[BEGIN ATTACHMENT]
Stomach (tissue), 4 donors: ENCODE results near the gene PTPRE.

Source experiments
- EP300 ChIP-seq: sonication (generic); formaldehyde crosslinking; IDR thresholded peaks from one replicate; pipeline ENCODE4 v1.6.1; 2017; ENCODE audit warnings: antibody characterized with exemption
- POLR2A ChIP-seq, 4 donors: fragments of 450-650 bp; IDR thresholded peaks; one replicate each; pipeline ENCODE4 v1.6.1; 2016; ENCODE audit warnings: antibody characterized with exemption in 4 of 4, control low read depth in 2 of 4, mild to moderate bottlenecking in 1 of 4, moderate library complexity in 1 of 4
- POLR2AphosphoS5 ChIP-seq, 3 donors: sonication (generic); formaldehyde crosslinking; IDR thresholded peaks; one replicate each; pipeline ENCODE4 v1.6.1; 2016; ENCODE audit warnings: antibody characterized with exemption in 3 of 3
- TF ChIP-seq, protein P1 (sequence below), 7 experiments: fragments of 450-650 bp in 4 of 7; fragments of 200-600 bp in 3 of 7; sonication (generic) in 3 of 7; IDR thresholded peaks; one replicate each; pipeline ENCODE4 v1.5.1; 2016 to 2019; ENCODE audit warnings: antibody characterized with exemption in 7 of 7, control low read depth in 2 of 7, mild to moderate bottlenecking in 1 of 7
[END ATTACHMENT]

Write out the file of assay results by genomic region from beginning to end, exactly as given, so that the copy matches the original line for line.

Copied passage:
Stomach (tissue), 4 donors: ENCODE results near the gene PTPRE.

Source experiments
- EP300 ChIP-seq: sonication (generic); formaldehyde crosslinking; IDR thresholded peaks from one replicate; pipeline ENCODE4 v1.6.1; 2017; ENCODE audit warnings: antibody characterized with exemption
- POLR2A ChIP-seq, 4 donors: fragments of 450-650 bp; IDR thresholded peaks; one replicate each; pipeline ENCODE4 v1.6.1; 2016; ENCODE audit warnings: antibody characterized with exemption in 4 of 4, control low read depth in 2 of 4, mild to moderate bottlenecking in 1 of 4, moderate library complexity in 1 of 4
- POLR2AphosphoS5 ChIP-seq, 3 donors: sonication (generic); formaldehyde crosslinking; IDR thresholded peaks; one replicate each; pipeline ENCODE4 v1.6.1; 2016; ENCODE audit warnings: antibody characterized with exemption in 3 of 3
- TF ChIP-seq, protein P1 (sequence below), 7 experiments: fragments of 450-650 bp in 4 of 7; fragments of 200-600 bp in 3 of 7; sonication (generic) in 3 of 7; IDR thresholded peaks; one replicate each; pipeline ENCODE4 v1.5.1; 2016 to 2019; ENCODE audit warnings: antibody characterized with exemption in 7 of 7, control low read depth in 2 of 7, mild to moderate bottlenecking in 1 of 7